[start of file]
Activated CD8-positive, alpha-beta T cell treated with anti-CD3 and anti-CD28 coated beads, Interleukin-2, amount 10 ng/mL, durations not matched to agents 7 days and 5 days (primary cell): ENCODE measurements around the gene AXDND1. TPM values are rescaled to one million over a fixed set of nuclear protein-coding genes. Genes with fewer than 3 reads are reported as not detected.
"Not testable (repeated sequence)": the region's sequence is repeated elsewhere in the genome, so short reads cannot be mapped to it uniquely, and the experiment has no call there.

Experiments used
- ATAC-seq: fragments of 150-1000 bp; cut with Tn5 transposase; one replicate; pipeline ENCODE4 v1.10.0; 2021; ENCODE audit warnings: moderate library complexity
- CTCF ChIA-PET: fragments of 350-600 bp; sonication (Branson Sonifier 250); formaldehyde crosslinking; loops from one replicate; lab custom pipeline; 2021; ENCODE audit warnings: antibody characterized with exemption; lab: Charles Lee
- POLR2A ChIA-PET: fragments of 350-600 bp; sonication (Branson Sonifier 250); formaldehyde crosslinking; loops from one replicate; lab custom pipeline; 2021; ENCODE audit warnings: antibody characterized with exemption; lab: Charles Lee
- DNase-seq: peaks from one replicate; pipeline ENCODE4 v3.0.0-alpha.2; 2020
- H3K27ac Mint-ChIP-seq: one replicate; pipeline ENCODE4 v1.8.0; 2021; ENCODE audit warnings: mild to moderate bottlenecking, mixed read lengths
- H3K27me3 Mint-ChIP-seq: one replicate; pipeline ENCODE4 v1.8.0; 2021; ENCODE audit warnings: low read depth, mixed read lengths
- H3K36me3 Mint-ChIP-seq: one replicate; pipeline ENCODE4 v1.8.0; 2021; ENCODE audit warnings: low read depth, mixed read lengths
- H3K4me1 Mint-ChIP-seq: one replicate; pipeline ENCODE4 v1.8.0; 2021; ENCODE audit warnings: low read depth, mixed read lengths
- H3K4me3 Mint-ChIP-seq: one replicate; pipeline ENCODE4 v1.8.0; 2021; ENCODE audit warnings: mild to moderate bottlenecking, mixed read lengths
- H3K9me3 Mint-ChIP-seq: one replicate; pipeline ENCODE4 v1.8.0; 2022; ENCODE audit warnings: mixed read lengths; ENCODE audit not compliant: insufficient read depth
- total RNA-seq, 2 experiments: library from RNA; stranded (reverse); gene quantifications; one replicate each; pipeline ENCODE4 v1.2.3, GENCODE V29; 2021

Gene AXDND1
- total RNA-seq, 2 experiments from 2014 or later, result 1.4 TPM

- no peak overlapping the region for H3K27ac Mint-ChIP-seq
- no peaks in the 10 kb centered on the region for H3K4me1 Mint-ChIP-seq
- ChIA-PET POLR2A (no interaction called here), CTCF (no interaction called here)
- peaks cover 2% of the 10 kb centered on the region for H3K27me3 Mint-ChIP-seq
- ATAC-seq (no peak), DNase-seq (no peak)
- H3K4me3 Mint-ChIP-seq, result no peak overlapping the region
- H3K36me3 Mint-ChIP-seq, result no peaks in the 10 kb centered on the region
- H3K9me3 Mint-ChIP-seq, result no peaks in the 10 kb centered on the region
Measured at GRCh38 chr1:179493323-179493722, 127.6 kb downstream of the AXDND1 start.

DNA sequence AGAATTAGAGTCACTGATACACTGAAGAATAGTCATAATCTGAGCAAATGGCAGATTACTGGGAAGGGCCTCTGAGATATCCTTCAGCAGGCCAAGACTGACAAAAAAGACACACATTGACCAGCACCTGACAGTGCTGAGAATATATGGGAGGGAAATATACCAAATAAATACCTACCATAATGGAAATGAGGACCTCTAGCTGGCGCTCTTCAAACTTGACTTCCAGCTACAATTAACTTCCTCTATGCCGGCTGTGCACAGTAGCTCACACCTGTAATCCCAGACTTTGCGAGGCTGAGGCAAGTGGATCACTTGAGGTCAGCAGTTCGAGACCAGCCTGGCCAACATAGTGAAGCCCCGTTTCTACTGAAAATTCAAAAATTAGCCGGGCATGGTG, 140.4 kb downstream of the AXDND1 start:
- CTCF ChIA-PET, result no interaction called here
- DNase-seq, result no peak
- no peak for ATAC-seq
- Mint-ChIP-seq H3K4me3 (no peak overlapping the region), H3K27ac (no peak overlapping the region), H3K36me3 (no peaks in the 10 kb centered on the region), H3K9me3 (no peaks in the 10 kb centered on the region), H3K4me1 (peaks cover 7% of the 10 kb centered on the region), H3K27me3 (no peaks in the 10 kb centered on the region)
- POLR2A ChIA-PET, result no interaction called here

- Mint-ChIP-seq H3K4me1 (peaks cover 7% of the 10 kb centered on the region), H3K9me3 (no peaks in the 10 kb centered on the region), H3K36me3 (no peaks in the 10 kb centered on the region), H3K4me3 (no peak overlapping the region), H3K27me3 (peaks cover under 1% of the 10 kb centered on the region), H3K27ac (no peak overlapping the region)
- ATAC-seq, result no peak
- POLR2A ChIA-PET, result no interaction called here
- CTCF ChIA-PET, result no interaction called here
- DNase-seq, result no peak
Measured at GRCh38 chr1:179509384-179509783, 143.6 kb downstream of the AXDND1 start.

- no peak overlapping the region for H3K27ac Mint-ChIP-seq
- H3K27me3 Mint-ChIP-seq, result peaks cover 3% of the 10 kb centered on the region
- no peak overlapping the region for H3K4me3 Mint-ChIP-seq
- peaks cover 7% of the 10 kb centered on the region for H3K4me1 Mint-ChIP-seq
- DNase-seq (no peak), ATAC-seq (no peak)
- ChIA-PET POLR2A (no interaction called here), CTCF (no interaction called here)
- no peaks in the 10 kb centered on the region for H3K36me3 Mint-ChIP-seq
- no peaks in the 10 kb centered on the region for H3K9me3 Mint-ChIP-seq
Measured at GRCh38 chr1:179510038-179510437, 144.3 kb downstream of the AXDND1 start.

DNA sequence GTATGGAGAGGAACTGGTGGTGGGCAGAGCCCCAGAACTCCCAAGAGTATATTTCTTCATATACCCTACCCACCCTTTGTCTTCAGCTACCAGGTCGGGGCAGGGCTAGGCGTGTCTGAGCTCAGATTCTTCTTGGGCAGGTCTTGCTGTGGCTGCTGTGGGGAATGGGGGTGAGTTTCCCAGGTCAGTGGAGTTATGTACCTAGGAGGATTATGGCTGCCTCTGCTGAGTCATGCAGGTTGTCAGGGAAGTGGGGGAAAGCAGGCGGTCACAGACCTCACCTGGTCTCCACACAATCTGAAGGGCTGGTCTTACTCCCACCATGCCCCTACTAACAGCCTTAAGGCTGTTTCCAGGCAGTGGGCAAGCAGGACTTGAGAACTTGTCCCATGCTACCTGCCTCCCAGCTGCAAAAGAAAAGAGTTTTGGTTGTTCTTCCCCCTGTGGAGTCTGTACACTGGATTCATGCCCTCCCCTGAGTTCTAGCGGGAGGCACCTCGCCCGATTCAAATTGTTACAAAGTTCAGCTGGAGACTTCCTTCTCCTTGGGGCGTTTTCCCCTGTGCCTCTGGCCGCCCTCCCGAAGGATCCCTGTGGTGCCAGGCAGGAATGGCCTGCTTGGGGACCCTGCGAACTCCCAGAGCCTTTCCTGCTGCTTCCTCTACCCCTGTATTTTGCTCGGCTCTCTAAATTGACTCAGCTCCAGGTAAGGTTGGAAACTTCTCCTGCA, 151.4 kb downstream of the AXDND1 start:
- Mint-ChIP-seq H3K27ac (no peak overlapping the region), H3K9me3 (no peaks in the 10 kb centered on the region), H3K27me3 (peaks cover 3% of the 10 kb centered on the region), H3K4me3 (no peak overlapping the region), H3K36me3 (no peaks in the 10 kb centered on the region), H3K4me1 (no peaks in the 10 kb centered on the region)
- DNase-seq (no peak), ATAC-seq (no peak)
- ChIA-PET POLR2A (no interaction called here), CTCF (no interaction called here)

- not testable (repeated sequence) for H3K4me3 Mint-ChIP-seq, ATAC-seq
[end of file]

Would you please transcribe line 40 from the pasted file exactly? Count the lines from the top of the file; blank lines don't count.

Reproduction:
- no peak overlapping the region for H3K4me3 Mint-ChIP-seq